While Saturday mornings were a riot of sensory bombardment courtesy of gaudy imported cartoons and action comedy serials and haphazard magazine shows barely held together by regional ITV anchors losing their notes and then tripping over them while trying to find them, Sundays – due to a legal obligation to dedicate the day to a certain mood and mode of programming – offered decidedly less thrills. Even over on ITV, you were lucky if you could find a thinly disguised thickly entertainment-free educational cartoon that it looked like somebody had used to wipe their feet on like The Wonderful Stories Of Professor Kitzel or Max, The 2000-Year Old Mouse in amongst the endless documentary series like Land Of The Lapps. Over on the BBC, they were at least a little less dishonest about it and would usually stick on one of the more cerebral Watch With Mother shows liked Camberwick Green or Mary, Mungo And Midge before one of these efforts led by aspirant youth pastor types, which if you were especially unlucky you would get to go through again with actual youth pastor types in church a couple of hours later.
You might be forgiven for assuming that The Sunday Gang was some form of weekend-based spinoff from the similarly ‘lang’-equipped school holiday mornings hobbies and interests show Why Don’t You…?, but it wasn’t. This particular gang had little time for making ‘Squashy Grannies’ and evading invading model sheep in stripy socks, as they were a clean-cut do-good assortment of trainee youth group leaders types, operating out of a Bible-festooned clubhouse, handily kitted out with a handle-operated ‘computer’ composed of a tape spool face and a piano keyboard, and a screeching puppet mouse called Mackintosh that called everyone ‘sassenachs’.
The gang’s lineup would shuffle a couple of times over the programme’s run – clocking up an impressive sixty eight instalments between 1976 and 1981 – but the most enduring featured John Dryden as fresh-faced trainee teacher type J.D., Glen Stuart as ‘zany’ – i.e. his glasses were at an angle – inventor Boff, Jill Shakespeare as hard-of-thinking country bumpkin who had to have every parable explained to her twice Dodo, and Tina Heath as gobby cockney loudmouth and friend’s-girlfriend’s-best-mate-who-everyone-thinks-you-should-‘get-together’-with incarnate Teena; it’s not entirely clear who voiced Mackintosh and in all honesty, it’s probably best left that way. The rowdy cast-belted theme song’s declaration of intention towards “taking a trip through God’s creation” pretty much said it all about the show’s combination of post-Godspell trendiness-fuelled consideration of ‘issues’ and hastily commissioned watercolour-accompanied readings of Daniel In The Lion’s Den and so forth, though where the accompanying dance that somehow involved “knocking on doors, opening windows, up and down and round” fitted into all this is anyone’s guess.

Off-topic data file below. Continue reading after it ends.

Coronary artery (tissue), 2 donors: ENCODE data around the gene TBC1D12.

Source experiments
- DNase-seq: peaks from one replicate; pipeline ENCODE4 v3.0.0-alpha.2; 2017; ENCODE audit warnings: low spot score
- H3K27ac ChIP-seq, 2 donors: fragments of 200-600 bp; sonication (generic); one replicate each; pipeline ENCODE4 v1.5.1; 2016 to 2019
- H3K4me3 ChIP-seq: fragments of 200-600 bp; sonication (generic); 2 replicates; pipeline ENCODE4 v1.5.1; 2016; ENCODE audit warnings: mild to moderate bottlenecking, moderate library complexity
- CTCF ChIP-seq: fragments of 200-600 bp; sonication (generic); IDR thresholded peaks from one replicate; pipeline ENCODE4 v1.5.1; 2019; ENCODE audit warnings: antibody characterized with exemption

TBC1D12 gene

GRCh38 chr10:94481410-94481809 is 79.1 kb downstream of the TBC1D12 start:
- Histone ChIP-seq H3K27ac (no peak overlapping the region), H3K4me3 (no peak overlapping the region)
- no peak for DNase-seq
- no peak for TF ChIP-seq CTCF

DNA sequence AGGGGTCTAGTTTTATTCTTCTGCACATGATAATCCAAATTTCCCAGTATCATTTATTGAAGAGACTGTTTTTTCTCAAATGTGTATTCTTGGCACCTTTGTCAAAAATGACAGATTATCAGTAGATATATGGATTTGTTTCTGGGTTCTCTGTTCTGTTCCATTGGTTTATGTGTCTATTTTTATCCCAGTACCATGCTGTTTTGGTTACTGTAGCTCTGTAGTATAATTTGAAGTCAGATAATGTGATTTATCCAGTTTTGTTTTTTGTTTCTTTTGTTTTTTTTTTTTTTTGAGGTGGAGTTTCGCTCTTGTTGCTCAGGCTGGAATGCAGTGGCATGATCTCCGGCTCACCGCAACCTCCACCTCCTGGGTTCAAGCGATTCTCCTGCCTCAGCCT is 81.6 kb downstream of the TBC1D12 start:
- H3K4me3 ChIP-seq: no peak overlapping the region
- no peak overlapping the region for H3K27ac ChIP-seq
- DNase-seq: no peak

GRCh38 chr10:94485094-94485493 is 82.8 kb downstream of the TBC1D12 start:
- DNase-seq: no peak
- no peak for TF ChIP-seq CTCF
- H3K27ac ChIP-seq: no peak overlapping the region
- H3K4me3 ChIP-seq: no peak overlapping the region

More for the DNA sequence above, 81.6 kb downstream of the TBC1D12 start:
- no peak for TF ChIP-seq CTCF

Quite how the BBC hoodwinked youngsters into watching all this was a masterclass in parable-undermining cloak-and-dagger chicanery, dressing it all up in Crackerjack-level gag trading, youthful presenter straight-to-camera exuberance, gaudy graphics and animation, and the illusion of puppet anarchy set against pretentions towards pseudo hi-tech ‘computer age’ nonsense. What’s more, positioning it immediately after one of those zenned-out Mindfulness-aligned Watch With Mother shows more or less designated it as a regular children’s show in all but name, and it’s not as if there was really much else in the way of alternative distractions on a Sunday morning in those days.
Well, maybe you met your very own Teena at church, but that’s another story… and probably one that J.D. wouldn’t be in quite such a hurry to recount on television.
Buy A Book!
If you’ve enjoyed this, then you’ll find plenty more about Sunday Mornings, television and – uh oh – church in my book Can’t Help Thinking About Me, a collection of columns and features with a personal twist. Can’t Help Thinking About Me is available in paperback here or from the Kindle Store here.
You can hear me on My 70’s TV Childhood talking to Oliver Colling about The Sunday Gang here.
Time Will Crawl is a feature on The Sunday Gang’s decidedly less devotionally inclined counterparts in Why Don’t You…?; you can find it here.
© Tim Worthington.
Please don’t copy this only with more italics and exclamation marks.